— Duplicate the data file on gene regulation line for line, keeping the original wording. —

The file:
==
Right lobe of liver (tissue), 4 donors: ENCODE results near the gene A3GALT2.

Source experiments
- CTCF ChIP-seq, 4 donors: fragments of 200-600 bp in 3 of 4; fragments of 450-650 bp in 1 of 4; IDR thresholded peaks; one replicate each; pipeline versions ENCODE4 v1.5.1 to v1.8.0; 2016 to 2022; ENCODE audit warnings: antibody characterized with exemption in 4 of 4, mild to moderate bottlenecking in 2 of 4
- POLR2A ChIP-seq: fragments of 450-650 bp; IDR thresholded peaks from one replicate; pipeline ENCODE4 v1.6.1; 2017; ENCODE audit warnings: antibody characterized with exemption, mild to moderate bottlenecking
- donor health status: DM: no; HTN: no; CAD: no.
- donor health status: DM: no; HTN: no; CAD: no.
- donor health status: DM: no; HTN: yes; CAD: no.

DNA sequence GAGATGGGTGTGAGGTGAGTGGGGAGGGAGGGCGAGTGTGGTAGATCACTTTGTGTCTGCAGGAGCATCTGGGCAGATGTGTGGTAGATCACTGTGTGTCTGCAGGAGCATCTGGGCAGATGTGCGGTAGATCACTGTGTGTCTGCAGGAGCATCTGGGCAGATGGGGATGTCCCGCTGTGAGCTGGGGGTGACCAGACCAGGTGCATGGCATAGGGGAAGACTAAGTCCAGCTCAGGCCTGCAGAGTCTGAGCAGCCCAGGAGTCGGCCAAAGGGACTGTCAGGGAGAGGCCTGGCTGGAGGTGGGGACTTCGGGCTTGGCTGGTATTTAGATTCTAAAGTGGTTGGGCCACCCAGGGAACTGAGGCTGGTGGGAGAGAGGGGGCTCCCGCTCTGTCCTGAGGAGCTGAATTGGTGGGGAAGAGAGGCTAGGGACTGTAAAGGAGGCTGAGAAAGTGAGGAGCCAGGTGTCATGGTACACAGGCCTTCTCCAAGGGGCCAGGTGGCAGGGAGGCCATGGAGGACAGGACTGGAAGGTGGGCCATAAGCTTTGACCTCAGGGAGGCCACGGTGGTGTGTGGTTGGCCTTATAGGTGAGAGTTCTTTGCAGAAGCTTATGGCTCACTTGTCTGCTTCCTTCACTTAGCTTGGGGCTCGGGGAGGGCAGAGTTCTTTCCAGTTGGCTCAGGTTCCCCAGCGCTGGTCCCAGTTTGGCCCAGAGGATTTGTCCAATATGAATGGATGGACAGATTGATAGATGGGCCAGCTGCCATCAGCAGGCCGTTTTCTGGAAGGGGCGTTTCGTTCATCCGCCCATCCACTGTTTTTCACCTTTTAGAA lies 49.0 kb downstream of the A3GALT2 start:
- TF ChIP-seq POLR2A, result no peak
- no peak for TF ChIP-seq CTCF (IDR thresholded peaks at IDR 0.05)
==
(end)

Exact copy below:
Right lobe of liver (tissue), 4 donors: ENCODE results near the gene A3GALT2.

Source experiments
- CTCF ChIP-seq, 4 donors: fragments of 200-600 bp in 3 of 4; fragments of 450-650 bp in 1 of 4; IDR thresholded peaks; one replicate each; pipeline versions ENCODE4 v1.5.1 to v1.8.0; 2016 to 2022; ENCODE audit warnings: antibody characterized with exemption in 4 of 4, mild to moderate bottlenecking in 2 of 4
- POLR2A ChIP-seq: fragments of 450-650 bp; IDR thresholded peaks from one replicate; pipeline ENCODE4 v1.6.1; 2017; ENCODE audit warnings: antibody characterized with exemption, mild to moderate bottlenecking
- donor health status: DM: no; HTN: no; CAD: no.
- donor health status: DM: no; HTN: no; CAD: no.
- donor health status: DM: no; HTN: yes; CAD: no.

DNA sequence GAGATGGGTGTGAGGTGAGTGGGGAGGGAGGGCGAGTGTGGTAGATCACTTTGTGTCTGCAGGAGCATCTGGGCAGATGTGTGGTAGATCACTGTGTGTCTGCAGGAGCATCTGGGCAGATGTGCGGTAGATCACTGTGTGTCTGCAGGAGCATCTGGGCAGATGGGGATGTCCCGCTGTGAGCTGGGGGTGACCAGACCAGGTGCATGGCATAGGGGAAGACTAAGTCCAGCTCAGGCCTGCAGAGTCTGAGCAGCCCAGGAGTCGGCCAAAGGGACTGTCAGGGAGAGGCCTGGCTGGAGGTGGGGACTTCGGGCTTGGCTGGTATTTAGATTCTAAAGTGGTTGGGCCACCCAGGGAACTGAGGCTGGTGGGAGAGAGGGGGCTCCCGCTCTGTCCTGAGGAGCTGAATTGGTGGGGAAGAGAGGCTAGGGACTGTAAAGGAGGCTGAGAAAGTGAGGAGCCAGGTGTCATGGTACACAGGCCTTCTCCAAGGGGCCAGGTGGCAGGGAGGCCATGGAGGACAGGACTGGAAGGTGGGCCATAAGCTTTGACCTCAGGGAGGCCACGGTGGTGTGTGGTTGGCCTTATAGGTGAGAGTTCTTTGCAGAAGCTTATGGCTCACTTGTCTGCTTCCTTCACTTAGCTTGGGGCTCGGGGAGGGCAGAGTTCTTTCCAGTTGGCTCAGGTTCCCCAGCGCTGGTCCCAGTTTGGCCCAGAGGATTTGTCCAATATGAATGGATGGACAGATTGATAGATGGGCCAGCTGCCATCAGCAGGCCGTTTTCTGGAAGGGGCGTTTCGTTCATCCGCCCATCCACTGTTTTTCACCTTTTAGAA lies 49.0 kb downstream of the A3GALT2 start:
- TF ChIP-seq POLR2A, result no peak
- no peak for TF ChIP-seq CTCF (IDR thresholded peaks at IDR 0.05)